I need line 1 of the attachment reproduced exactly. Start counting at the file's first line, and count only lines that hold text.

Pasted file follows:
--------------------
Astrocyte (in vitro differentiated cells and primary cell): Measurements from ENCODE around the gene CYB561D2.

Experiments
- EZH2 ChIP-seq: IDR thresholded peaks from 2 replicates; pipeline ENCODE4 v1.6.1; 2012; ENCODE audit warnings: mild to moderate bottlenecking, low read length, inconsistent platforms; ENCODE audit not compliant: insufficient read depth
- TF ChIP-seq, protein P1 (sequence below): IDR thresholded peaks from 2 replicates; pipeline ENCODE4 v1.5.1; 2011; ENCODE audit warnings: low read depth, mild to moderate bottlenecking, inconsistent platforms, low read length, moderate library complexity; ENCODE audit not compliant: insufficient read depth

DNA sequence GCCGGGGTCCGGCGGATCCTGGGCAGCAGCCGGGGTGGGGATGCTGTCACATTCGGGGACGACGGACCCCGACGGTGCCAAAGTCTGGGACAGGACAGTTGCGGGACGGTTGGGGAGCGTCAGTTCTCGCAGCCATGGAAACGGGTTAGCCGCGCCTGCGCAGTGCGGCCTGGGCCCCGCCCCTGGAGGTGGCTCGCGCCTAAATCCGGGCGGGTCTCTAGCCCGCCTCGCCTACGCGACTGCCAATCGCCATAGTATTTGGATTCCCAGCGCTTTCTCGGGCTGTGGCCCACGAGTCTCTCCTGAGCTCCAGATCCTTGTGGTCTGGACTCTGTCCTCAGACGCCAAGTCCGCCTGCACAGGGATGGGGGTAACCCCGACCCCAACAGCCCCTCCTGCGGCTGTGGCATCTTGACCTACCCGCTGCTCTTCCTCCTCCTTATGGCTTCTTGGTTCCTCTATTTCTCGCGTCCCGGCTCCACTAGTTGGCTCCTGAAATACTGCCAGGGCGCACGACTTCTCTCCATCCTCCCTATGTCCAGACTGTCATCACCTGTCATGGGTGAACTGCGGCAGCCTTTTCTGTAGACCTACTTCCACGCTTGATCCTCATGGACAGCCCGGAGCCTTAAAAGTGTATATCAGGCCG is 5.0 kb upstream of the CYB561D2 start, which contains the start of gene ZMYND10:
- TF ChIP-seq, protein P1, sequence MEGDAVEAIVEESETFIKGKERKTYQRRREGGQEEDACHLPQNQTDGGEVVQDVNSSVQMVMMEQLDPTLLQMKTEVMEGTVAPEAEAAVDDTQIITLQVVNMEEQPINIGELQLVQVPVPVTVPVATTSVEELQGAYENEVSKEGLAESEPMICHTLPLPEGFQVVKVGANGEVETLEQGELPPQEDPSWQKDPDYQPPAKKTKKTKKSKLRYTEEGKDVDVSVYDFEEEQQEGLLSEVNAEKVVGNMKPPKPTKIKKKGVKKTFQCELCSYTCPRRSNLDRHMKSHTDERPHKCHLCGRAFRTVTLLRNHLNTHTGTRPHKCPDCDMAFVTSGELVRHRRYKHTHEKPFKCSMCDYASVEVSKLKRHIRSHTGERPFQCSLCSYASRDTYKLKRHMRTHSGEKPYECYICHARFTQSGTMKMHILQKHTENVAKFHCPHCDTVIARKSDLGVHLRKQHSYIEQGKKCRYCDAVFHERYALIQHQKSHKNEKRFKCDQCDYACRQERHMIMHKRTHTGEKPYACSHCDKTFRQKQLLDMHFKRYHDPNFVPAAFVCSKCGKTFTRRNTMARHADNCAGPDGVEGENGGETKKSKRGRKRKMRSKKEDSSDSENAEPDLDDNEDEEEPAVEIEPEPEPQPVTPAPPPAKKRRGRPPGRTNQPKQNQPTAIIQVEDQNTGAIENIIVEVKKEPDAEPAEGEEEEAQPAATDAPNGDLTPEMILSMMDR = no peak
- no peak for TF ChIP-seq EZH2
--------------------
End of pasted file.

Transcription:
Astrocyte (in vitro differentiated cells and primary cell): Measurements from ENCODE around the gene CYB561D2.